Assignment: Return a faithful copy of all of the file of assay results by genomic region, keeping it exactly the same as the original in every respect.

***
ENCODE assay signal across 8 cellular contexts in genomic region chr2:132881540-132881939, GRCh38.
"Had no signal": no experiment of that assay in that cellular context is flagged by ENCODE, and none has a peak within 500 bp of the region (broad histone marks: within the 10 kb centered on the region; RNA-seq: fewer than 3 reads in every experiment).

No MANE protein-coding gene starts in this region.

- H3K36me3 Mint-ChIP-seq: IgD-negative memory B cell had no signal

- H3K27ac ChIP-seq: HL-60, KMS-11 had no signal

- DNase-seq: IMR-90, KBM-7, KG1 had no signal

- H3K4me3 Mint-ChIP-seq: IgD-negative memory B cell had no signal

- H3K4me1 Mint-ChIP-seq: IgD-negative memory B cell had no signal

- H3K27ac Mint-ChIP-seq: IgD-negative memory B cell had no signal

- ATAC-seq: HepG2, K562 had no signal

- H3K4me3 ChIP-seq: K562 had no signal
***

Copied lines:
ENCODE assay signal across 8 cellular contexts in genomic region chr2:132881540-132881939, GRCh38.
"Had no signal": no experiment of that assay in that cellular context is flagged by ENCODE, and none has a peak within 500 bp of the region (broad histone marks: within the 10 kb centered on the region; RNA-seq: fewer than 3 reads in every experiment).

No MANE protein-coding gene starts in this region.

- H3K36me3 Mint-ChIP-seq: IgD-negative memory B cell had no signal

- H3K27ac ChIP-seq: HL-60, KMS-11 had no signal

- DNase-seq: IMR-90, KBM-7, KG1 had no signal

- H3K4me3 Mint-ChIP-seq: IgD-negative memory B cell had no signal

- H3K4me1 Mint-ChIP-seq: IgD-negative memory B cell had no signal

- H3K27ac Mint-ChIP-seq: IgD-negative memory B cell had no signal

- ATAC-seq: HepG2, K562 had no signal

- H3K4me3 ChIP-seq: K562 had no signal